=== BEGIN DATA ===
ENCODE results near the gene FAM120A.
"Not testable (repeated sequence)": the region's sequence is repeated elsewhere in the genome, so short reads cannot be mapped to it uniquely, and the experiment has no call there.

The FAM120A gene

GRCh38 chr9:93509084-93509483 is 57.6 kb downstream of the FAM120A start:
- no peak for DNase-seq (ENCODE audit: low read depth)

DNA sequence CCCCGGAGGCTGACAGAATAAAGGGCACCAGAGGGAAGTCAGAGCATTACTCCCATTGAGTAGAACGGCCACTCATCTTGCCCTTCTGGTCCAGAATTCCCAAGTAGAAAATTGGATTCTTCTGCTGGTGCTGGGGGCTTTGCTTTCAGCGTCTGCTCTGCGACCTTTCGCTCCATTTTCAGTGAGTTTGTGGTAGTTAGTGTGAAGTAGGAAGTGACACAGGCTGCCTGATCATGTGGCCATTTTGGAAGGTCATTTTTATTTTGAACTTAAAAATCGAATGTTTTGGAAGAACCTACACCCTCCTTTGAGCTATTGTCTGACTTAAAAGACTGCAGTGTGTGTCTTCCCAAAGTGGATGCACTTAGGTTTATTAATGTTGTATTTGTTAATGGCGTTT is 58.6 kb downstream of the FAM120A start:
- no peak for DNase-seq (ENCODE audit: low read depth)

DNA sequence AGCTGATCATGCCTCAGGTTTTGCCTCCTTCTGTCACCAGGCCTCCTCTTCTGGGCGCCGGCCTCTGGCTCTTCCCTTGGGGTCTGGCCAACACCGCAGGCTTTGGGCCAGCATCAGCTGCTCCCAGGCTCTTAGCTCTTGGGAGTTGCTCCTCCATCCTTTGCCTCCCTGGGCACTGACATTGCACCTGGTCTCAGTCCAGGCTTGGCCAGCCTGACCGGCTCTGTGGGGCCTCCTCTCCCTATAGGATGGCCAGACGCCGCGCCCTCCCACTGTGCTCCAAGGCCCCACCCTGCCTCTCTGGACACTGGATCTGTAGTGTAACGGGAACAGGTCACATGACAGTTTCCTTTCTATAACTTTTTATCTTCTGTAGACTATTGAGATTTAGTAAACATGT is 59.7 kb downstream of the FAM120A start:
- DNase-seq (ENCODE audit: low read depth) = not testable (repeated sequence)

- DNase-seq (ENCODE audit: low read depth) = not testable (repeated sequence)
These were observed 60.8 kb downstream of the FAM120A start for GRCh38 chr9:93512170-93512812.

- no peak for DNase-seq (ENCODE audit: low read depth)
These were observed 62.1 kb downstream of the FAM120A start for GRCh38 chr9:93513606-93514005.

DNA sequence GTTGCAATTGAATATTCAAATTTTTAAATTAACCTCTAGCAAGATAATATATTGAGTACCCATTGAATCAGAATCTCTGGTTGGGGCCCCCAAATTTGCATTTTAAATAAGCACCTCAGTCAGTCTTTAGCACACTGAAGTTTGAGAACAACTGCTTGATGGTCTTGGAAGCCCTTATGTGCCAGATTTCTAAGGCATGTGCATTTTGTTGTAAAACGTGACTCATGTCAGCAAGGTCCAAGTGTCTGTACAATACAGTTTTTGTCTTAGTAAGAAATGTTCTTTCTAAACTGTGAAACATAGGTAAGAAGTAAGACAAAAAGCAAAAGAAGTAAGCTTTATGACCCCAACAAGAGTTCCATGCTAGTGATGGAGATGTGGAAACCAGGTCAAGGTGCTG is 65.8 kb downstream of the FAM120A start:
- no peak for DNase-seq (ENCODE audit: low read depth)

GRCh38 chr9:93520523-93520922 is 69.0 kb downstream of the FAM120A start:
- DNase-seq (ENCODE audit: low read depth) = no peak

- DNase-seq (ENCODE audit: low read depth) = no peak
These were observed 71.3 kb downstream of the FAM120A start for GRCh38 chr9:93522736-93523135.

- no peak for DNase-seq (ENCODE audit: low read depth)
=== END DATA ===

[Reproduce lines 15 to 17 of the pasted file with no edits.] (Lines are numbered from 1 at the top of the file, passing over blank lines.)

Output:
- no peak for DNase-seq (ENCODE audit: low read depth)

GRCh38 chr9:93520523-93520922 is 69.0 kb downstream of the FAM120A start:
- DNase-seq (ENCODE audit: low read depth) = no peak